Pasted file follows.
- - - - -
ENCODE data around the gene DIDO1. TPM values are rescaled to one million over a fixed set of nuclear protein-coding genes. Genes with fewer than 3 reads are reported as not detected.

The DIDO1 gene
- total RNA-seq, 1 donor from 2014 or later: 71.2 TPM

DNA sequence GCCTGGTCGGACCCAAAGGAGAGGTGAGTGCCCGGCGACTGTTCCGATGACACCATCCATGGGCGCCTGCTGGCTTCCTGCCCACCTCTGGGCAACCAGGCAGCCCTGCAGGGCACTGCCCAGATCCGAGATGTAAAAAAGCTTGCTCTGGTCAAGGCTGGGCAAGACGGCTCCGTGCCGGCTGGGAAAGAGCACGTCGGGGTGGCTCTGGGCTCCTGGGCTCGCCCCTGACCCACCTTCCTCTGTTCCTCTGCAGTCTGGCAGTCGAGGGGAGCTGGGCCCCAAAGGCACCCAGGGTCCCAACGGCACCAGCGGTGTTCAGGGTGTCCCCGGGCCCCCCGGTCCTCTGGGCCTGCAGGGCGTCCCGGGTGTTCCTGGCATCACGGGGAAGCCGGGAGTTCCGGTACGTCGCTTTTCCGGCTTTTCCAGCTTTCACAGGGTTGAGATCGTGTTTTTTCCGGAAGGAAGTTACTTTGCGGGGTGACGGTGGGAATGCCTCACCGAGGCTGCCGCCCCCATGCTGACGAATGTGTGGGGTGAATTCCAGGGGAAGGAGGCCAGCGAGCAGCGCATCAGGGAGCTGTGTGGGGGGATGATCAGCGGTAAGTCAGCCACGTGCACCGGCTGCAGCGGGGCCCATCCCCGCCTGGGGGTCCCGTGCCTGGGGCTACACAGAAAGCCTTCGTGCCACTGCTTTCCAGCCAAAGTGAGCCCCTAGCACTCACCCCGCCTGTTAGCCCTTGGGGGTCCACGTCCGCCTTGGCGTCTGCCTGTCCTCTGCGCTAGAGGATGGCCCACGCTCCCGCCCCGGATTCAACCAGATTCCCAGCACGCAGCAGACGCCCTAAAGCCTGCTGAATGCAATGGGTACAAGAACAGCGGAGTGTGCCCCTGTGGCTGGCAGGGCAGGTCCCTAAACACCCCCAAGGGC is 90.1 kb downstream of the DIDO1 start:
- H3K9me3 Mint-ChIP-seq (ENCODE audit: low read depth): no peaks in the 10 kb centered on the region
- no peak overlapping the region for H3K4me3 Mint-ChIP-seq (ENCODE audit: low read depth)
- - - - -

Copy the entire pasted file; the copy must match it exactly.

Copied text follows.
ENCODE data around the gene DIDO1. TPM values are rescaled to one million over a fixed set of nuclear protein-coding genes. Genes with fewer than 3 reads are reported as not detected.

The DIDO1 gene
- total RNA-seq, 1 donor from 2014 or later: 71.2 TPM

DNA sequence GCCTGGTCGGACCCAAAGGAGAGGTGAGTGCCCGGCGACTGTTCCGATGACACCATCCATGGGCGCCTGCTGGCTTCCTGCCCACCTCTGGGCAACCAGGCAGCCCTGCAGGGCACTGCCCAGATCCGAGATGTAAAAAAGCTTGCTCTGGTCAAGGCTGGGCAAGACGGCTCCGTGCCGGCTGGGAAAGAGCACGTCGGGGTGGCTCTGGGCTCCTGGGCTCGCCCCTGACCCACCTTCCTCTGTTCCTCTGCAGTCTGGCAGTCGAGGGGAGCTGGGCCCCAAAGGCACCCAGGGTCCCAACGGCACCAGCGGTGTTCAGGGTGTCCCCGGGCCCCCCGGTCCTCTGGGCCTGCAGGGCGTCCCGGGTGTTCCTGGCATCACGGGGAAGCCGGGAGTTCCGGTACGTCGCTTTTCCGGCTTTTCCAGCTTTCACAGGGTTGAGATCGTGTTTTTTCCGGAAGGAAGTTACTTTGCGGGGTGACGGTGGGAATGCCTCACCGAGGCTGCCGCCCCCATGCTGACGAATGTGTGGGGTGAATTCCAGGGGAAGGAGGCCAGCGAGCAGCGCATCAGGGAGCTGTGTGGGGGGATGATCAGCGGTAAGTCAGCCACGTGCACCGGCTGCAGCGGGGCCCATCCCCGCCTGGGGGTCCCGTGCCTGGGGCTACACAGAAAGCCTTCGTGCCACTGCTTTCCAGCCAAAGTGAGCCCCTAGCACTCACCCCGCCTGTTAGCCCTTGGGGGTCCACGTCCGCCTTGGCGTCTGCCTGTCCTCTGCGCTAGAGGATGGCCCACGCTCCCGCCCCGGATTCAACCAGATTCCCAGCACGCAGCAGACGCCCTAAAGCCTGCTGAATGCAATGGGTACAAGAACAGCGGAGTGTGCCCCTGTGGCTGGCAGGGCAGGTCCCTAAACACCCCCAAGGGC is 90.1 kb downstream of the DIDO1 start:
- H3K9me3 Mint-ChIP-seq (ENCODE audit: low read depth): no peaks in the 10 kb centered on the region
- no peak overlapping the region for H3K4me3 Mint-ChIP-seq (ENCODE audit: low read depth)